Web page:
“I was displaced by the war in 1953” a taxi driver said to me out of the blue after overhearing one of my phonecalls in the backseat. He went on to explain his story. He was less than five years old at the time and his mother was threatened with rape unless they moved out.
I’m in Bogotá, Colombia writing about women displaced by its internal conflict. The statistics are jaw-dropping. Over six million people are internally displaced inside a country of 48 million.
Over 500,000 are living on Bogota’s outskirts alone. 50% of those displaced are women. Only 20% are men.
As the taxidriver’s story shows, people have been displaced for years and they still are. About 12,000 a month to be exact. In Colombia they are your local shop assistant, your TV repair man, the waitress in your favourite restaurant.
It seems incredible to those on the outside, but for a country like Colombia where the majority of its citizens have lived through its country in constant conflict between the guerrilla, paramilitaries and state forces, it doesn’t appear as strange.
Threats against human rights defenders has increased in the last year, while sexual violence against woment is believed to be one of the highest in the world. It’s near impossible to say due to the low rate of reporting of sexual crime.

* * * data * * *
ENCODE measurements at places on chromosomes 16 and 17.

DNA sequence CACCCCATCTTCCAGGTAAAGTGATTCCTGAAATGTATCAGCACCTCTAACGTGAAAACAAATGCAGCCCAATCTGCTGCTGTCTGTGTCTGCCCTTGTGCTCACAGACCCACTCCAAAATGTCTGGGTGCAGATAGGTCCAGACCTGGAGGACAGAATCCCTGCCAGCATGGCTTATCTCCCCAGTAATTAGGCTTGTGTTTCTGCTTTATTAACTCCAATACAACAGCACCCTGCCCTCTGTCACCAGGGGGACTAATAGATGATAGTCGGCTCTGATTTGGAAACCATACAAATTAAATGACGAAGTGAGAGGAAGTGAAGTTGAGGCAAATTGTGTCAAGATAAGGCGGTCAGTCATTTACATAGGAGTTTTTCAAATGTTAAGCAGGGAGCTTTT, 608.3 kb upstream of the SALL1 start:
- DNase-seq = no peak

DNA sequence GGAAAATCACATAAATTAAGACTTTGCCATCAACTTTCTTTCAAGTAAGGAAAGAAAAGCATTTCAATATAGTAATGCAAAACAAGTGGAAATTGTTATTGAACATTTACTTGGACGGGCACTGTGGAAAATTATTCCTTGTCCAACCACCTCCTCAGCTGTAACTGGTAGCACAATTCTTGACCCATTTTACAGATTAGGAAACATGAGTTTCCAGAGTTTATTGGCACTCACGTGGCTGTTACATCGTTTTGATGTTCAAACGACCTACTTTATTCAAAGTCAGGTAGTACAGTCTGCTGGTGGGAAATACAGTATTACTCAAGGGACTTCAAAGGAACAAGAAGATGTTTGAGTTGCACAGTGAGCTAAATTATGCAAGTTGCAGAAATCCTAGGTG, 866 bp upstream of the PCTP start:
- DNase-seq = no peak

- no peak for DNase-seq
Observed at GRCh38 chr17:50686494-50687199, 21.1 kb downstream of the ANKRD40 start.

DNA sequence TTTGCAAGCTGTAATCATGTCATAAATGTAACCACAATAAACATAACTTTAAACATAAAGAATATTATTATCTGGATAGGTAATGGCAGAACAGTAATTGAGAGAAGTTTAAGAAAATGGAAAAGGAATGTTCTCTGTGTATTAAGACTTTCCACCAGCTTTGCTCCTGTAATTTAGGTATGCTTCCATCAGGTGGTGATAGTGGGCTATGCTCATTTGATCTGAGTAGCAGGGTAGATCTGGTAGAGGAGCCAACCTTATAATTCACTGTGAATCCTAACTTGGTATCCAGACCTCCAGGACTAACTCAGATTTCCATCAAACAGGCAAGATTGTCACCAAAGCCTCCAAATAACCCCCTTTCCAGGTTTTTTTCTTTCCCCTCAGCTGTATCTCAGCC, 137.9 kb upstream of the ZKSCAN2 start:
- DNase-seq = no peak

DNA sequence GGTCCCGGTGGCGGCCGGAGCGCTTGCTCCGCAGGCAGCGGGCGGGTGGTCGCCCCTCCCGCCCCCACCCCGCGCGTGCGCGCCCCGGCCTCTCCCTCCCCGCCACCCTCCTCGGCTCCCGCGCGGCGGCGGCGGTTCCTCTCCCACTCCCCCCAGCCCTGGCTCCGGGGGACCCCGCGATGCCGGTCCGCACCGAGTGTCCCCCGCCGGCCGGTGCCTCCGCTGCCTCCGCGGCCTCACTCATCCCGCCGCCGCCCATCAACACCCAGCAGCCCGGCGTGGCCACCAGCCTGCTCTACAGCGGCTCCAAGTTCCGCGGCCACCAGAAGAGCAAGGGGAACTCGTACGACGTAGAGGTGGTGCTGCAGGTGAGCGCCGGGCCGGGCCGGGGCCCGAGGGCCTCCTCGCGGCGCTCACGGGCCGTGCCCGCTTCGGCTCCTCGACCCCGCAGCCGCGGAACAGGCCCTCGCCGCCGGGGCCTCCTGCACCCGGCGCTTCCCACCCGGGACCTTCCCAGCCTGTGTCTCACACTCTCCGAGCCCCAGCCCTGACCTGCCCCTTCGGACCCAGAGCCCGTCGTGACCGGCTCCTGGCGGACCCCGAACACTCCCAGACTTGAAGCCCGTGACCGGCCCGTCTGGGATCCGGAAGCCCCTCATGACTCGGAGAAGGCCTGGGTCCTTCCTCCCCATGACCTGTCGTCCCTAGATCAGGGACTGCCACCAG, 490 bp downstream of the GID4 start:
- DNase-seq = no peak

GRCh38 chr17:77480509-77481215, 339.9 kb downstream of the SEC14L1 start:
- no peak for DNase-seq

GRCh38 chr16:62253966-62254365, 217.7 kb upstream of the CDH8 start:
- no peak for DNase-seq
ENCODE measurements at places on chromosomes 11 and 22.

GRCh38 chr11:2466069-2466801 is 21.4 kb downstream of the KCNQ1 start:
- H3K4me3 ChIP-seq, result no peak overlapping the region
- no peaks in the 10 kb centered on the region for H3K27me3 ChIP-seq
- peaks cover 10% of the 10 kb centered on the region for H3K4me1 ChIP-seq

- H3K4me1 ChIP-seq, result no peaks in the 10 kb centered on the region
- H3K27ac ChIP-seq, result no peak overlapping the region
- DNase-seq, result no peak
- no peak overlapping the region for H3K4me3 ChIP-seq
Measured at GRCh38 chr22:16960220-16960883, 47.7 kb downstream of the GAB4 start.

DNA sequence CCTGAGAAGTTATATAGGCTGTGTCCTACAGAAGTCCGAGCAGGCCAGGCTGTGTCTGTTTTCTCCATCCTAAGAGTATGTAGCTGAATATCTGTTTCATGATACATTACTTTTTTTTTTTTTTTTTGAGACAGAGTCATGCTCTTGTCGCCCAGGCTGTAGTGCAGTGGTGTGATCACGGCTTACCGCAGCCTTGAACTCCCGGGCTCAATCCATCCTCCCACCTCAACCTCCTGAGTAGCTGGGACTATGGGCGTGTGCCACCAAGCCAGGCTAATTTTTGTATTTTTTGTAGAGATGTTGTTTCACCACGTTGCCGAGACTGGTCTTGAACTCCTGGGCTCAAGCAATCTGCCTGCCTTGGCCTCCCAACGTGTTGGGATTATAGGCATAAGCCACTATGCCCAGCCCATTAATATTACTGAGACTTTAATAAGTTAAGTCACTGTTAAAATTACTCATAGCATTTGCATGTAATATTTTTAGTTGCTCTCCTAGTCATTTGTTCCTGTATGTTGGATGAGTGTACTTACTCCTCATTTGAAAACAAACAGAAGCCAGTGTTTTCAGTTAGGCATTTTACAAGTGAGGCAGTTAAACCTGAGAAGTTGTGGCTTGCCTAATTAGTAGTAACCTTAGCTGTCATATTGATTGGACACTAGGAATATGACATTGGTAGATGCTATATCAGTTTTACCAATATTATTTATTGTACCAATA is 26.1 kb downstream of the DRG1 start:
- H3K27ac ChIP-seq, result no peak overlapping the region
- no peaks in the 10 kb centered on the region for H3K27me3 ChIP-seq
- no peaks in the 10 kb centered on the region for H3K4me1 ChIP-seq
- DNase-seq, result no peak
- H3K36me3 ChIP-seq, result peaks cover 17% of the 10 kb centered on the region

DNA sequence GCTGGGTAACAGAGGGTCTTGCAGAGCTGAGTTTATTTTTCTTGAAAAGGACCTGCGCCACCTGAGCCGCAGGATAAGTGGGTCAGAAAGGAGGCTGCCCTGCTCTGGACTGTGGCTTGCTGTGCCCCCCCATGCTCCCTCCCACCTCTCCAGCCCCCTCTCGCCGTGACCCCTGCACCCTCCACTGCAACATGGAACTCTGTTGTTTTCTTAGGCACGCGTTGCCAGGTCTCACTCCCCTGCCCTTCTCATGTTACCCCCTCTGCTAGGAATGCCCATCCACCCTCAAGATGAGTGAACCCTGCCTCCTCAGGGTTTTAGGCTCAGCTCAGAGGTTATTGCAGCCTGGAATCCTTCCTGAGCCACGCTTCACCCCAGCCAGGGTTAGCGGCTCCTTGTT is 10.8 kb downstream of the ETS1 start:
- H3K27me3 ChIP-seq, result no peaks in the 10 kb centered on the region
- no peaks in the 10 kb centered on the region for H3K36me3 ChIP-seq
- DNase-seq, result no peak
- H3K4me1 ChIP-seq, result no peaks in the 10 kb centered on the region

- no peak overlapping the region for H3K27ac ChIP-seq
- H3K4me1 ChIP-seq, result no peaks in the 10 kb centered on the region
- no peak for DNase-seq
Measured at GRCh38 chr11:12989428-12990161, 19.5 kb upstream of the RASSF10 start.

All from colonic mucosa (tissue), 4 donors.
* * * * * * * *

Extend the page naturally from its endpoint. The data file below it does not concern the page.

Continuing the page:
It is though the backdrop to a country seemingly on the rise. Peace talks in Cuba could see some semblence of peace in Colombia’s countryside for the first time in over half a century, the economy is stable and growing (not all that usual in South America at the moment) and Colombian sportstars like Jámes Rodriguez are acclaimed worldwide, not just in their home.
My first couple of days have been a reflection of the paradox that Colombia seems to be. I spent the first couple of days interviewing state officials, women’s groups and Journalists. Displacement is a topic for debate, but little emotion is showed.
The opinions completely contradictory. Some said the current Government supports and helps displaced victims of conflict like no other in Colombia’s history. Others say it does nothing at all and never will. Such inconsistancy remains a fact of life in the South American state.
It’s amazing how a city can remind you so much of home, despite being on the other side of the world.
When flying into El Dorado international airport in Bogotá I was amazed by how green and mountainous the countryside is. It seemed closer to Wicklow than the pampas of Argentina or the tropical amazon.
It wasn’t long before I found out why. The weather changes quicker in Colombia’s capital than it does in Donegal. Walking down an avenue will have you in a sweat. By the time you cross into another, you’ll be fetching an umbrella.
It may be close to the equator, but the city lies 2,600 metres above sea level. It won’t have you gasping for breath like La Paz in Bolivia does, but you’ll think twice before going for an evening jog.